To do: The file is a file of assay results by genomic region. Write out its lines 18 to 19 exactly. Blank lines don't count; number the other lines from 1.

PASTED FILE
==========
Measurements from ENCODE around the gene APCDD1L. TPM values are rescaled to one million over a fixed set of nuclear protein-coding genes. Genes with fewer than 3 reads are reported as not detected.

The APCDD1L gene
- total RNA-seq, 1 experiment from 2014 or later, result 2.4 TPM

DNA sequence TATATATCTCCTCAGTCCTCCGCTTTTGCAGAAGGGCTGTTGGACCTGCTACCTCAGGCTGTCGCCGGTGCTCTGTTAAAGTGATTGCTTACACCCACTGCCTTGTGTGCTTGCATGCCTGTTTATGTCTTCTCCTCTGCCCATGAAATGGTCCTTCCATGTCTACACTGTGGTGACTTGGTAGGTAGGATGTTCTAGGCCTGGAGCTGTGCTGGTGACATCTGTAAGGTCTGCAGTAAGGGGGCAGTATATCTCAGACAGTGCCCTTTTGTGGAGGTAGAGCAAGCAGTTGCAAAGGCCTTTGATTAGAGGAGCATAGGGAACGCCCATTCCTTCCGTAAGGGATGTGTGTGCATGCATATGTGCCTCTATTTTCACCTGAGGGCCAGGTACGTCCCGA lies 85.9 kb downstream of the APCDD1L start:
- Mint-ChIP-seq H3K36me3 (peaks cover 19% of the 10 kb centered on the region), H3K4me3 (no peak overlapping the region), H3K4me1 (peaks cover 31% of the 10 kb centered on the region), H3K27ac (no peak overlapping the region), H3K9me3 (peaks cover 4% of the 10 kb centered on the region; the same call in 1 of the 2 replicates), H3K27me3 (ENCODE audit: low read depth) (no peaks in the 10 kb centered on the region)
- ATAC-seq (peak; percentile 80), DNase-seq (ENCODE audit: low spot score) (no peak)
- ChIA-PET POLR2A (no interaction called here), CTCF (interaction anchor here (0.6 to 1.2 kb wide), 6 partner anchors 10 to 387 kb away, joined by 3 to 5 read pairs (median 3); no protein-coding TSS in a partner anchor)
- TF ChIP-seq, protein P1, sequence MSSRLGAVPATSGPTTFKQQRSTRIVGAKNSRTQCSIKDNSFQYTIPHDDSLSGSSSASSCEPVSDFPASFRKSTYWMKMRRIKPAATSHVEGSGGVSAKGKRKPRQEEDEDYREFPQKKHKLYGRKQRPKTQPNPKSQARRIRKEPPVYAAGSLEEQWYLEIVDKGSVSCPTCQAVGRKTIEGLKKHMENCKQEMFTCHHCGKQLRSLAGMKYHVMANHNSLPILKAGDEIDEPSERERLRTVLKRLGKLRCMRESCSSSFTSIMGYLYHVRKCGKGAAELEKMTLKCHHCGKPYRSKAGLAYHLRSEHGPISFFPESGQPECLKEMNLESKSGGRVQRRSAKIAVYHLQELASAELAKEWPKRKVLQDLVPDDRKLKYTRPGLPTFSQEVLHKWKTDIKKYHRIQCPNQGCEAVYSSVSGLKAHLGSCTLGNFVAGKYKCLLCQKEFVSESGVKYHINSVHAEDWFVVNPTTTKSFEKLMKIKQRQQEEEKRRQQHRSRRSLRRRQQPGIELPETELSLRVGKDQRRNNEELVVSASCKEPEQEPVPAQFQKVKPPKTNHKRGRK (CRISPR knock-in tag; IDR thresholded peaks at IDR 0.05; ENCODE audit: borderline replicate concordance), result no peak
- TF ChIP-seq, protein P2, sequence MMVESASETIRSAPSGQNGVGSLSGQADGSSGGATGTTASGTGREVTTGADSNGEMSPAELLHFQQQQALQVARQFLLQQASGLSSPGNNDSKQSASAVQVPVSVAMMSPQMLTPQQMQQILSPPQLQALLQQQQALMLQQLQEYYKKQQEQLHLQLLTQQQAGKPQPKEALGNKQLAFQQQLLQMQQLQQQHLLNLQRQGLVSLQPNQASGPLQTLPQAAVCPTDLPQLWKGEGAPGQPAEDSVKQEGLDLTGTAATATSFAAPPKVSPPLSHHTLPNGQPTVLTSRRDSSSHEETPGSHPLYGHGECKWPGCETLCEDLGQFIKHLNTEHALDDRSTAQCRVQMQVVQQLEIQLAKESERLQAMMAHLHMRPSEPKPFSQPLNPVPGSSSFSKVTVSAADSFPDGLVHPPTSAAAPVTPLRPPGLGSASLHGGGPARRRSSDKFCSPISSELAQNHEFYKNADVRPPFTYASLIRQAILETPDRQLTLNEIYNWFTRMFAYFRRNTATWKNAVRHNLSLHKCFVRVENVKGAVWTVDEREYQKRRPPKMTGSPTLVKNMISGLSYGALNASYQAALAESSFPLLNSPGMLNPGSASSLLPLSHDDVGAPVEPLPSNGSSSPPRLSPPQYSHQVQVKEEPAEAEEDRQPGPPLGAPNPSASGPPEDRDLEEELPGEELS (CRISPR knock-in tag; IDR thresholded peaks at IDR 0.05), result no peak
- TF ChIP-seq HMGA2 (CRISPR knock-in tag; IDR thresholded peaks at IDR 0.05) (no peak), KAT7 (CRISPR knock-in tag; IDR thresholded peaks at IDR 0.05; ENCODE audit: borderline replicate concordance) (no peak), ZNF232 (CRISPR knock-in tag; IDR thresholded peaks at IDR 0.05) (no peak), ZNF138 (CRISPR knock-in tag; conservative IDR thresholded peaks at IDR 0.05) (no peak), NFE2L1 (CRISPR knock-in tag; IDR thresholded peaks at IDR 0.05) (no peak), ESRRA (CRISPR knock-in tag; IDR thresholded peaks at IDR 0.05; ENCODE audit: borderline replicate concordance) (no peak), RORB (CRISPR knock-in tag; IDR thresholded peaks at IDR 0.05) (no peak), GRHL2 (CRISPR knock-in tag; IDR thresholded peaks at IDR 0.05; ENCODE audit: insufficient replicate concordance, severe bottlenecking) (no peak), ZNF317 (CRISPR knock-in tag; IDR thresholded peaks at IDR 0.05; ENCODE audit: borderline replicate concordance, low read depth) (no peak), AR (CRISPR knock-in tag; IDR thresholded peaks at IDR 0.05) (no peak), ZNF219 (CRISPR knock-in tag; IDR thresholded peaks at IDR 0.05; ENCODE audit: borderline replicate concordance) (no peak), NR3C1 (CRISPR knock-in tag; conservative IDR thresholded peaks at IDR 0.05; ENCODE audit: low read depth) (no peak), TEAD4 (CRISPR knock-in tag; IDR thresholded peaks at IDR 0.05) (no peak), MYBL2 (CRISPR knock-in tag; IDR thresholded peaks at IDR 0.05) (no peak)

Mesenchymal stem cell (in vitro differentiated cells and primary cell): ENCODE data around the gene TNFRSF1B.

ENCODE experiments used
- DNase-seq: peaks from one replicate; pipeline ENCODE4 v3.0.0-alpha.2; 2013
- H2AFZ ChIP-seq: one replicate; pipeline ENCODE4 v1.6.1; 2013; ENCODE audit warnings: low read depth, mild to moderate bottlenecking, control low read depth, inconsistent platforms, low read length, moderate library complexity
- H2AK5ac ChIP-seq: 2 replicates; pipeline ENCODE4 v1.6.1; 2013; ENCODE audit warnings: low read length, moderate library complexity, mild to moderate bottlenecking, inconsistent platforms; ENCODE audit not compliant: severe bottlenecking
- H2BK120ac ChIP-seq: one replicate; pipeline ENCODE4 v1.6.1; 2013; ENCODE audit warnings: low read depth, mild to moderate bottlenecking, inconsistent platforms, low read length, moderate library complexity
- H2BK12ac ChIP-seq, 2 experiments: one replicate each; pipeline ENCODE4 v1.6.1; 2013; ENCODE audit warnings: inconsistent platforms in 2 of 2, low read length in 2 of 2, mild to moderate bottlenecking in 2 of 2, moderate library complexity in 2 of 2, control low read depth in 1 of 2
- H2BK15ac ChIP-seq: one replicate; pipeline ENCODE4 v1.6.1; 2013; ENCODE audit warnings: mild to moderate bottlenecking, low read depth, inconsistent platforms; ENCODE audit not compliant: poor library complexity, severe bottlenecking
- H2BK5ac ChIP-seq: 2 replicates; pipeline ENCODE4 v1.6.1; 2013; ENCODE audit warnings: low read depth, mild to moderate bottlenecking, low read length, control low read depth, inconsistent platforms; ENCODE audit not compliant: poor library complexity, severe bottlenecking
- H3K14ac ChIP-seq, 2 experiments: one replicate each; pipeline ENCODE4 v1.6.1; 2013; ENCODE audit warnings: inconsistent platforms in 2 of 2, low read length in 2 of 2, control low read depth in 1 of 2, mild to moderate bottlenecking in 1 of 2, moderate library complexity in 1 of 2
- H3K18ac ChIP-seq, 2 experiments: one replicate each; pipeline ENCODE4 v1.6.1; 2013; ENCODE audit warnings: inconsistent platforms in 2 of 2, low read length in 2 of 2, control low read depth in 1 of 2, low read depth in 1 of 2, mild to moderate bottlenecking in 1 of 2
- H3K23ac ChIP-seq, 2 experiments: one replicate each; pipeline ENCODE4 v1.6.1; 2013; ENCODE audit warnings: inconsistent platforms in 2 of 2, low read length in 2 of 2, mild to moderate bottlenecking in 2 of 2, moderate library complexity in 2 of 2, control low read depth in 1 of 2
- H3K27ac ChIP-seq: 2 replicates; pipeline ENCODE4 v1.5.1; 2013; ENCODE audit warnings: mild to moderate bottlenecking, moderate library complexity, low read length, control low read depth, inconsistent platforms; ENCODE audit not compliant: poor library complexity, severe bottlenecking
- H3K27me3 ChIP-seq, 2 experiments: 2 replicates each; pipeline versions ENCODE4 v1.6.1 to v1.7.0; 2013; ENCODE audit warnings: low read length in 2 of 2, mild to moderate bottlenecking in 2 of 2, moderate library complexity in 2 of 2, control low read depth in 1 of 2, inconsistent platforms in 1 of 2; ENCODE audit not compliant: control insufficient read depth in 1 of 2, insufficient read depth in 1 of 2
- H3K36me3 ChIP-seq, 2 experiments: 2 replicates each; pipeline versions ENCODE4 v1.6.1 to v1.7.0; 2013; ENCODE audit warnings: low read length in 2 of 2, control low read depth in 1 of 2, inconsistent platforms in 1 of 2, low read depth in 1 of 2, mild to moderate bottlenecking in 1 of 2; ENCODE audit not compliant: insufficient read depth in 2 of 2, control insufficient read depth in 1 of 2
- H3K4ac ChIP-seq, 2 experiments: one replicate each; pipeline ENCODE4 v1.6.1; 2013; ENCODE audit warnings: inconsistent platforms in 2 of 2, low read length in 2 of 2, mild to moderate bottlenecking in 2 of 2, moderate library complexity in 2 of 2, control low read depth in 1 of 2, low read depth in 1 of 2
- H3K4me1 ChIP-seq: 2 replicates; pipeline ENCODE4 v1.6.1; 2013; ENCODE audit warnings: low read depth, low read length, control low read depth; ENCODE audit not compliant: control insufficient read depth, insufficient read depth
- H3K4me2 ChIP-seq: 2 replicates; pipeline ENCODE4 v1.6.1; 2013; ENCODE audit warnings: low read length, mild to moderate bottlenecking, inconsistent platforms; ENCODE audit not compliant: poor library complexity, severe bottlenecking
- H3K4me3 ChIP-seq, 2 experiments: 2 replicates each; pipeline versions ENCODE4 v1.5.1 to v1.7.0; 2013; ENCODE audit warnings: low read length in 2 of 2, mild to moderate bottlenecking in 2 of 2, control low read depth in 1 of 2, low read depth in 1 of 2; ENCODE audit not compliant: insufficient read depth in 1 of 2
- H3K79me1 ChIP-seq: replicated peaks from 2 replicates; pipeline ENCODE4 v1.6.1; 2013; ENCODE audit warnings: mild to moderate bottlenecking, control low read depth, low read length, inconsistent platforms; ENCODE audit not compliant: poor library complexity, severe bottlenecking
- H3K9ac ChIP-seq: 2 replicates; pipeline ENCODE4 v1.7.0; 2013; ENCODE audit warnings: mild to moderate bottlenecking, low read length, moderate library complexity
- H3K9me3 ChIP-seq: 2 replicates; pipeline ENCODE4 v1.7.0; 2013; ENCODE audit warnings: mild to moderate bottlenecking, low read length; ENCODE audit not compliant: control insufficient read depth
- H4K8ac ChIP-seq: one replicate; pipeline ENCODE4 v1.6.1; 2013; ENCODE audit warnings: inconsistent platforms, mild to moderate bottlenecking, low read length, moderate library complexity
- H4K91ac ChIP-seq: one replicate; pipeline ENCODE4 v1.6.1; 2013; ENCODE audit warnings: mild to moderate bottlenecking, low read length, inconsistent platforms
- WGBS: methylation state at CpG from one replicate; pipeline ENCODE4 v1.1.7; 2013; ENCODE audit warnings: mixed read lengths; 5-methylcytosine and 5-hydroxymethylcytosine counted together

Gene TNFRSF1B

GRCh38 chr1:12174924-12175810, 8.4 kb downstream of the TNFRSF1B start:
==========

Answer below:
- H2BK15ac ChIP-seq: one replicate; pipeline ENCODE4 v1.6.1; 2013; ENCODE audit warnings: mild to moderate bottlenecking, low read depth, inconsistent platforms; ENCODE audit not compliant: poor library complexity, severe bottlenecking
- H2BK5ac ChIP-seq: 2 replicates; pipeline ENCODE4 v1.6.1; 2013; ENCODE audit warnings: low read depth, mild to moderate bottlenecking, low read length, control low read depth, inconsistent platforms; ENCODE audit not compliant: poor library complexity, severe bottlenecking